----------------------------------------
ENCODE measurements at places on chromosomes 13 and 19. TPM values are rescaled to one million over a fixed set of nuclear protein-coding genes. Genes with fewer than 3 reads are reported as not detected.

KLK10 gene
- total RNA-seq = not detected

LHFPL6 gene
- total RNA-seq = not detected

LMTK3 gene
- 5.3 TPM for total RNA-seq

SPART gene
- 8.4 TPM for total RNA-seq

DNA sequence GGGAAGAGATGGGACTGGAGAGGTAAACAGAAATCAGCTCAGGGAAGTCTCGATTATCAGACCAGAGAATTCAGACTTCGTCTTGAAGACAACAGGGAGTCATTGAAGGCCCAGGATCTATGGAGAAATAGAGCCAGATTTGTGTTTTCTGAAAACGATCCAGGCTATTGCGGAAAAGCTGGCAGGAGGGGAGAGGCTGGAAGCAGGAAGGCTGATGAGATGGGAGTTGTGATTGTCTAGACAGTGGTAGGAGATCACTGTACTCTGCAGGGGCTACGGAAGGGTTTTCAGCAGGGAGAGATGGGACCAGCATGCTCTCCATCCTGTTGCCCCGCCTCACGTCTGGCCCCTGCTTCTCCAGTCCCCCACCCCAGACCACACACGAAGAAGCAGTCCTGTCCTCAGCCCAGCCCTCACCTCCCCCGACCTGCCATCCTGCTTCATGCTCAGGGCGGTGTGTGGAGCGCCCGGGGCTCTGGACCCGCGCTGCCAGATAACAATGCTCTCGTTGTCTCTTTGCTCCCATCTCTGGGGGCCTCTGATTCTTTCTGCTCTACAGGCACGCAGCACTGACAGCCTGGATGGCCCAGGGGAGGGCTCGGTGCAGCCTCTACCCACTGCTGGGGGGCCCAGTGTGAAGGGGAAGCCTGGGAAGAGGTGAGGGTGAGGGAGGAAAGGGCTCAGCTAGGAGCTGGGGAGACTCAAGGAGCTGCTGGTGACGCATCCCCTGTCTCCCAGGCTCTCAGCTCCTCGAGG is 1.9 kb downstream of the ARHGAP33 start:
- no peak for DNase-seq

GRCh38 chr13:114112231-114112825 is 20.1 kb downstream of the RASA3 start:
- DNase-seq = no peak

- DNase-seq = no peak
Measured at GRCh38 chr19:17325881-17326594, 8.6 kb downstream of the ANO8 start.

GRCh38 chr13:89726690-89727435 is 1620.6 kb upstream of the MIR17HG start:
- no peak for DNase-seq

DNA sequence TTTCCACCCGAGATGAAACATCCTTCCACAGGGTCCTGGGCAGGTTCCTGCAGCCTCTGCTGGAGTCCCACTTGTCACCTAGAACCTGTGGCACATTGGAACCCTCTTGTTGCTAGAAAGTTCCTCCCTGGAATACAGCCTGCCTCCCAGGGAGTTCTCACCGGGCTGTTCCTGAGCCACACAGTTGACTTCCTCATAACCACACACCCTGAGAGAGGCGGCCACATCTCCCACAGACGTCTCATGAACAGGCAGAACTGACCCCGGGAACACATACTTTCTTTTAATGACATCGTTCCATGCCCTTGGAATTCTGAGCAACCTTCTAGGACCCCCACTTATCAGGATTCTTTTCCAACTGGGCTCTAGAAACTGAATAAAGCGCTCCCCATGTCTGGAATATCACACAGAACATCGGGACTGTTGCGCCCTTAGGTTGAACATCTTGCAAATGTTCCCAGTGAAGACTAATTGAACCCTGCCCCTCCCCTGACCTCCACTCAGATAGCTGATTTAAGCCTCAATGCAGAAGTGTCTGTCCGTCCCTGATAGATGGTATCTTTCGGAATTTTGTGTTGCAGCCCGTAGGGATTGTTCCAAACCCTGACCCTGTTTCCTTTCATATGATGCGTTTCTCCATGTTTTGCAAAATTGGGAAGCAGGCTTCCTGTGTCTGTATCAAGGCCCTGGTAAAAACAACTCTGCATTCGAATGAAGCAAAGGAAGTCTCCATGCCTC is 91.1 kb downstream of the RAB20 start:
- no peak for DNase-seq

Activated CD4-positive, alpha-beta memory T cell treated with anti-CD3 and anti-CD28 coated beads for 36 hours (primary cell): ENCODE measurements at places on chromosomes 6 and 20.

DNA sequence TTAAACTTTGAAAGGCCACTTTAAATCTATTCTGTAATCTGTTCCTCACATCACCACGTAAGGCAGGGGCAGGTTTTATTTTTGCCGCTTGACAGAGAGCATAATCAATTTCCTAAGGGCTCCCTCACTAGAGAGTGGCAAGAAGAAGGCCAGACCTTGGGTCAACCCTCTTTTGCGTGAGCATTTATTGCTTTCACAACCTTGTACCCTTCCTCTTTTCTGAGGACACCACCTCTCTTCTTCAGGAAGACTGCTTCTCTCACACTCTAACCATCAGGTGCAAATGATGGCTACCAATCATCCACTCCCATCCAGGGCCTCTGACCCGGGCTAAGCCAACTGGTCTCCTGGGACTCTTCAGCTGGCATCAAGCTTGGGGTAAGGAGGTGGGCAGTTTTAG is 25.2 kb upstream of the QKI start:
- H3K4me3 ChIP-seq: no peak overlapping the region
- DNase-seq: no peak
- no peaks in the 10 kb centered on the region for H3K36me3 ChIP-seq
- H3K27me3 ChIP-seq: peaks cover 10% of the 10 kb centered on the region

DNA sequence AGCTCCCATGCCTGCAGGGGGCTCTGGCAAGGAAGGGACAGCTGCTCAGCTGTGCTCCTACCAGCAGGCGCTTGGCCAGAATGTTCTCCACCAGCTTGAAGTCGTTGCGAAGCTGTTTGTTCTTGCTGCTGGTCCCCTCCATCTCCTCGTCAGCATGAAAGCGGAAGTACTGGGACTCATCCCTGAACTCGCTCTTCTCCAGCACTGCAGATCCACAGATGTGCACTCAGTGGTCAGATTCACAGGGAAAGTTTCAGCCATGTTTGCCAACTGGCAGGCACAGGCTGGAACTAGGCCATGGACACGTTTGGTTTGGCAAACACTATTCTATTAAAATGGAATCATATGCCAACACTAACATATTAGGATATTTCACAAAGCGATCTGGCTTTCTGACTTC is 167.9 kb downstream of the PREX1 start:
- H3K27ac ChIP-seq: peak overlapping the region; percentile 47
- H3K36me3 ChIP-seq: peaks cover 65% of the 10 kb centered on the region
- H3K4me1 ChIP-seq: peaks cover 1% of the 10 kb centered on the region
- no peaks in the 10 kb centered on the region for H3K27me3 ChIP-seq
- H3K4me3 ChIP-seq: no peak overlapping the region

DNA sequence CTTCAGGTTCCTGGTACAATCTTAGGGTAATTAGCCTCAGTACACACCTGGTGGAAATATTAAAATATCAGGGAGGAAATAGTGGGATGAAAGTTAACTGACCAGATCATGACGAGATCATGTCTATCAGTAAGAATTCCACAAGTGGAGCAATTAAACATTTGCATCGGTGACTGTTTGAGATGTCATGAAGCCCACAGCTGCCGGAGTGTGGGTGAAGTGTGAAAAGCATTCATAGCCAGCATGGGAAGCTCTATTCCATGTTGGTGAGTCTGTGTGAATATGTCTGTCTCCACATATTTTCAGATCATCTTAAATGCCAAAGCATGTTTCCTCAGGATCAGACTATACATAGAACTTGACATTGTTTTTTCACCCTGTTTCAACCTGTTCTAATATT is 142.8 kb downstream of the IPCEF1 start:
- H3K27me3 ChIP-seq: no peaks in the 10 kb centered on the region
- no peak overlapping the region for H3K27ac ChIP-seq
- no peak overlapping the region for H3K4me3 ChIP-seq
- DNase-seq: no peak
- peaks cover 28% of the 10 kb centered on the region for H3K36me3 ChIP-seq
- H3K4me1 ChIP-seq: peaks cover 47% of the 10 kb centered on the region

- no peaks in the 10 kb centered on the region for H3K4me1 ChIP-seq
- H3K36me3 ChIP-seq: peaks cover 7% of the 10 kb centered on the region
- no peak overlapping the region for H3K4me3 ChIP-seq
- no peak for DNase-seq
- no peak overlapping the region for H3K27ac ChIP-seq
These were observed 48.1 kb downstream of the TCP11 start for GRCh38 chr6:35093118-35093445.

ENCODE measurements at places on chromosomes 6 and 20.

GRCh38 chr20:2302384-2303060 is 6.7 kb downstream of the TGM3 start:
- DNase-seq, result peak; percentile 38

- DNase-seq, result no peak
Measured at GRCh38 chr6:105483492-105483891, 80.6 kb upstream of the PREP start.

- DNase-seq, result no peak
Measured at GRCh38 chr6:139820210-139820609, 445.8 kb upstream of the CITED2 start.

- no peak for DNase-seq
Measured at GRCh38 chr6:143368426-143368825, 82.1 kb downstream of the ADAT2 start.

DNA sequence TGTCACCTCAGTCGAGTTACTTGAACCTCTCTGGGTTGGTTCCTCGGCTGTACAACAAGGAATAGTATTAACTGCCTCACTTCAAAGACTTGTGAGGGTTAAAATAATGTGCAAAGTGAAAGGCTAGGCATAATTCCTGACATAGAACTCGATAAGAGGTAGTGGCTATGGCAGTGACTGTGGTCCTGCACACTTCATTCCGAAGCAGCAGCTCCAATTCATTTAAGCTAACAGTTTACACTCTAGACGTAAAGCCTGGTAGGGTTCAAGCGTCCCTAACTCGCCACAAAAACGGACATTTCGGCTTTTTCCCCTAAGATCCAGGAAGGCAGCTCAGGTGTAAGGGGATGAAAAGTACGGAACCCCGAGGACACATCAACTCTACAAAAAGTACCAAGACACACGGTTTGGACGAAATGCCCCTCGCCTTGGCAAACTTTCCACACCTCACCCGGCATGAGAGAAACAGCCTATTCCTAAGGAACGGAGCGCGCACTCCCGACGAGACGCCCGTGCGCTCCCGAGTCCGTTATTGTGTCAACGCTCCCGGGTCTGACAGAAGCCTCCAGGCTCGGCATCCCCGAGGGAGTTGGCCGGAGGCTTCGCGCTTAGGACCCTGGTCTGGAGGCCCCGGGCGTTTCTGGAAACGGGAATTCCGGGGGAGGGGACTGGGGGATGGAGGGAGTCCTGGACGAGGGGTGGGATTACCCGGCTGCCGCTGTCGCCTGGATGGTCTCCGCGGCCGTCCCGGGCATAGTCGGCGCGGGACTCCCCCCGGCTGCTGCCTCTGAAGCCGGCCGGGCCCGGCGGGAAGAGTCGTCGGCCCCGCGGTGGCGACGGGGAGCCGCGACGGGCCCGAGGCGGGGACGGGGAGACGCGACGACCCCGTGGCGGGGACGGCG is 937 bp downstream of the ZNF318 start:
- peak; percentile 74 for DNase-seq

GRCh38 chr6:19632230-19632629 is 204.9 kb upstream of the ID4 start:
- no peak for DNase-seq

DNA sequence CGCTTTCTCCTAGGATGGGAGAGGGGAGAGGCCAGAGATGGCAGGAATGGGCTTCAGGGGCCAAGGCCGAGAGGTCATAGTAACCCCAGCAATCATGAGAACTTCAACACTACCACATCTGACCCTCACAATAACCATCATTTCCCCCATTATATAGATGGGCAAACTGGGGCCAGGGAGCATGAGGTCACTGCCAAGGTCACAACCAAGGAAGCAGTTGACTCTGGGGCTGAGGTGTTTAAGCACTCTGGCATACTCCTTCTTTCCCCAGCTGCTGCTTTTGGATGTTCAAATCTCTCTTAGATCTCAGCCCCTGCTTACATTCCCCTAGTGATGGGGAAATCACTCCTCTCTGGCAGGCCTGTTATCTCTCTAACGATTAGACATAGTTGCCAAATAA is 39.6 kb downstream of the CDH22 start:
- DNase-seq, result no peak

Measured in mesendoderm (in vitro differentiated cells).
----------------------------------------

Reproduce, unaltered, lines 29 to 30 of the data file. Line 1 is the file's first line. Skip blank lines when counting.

- H3K4me1 ChIP-seq: peaks cover 1% of the 10 kb centered on the region
- no peaks in the 10 kb centered on the region for H3K27me3 ChIP-seq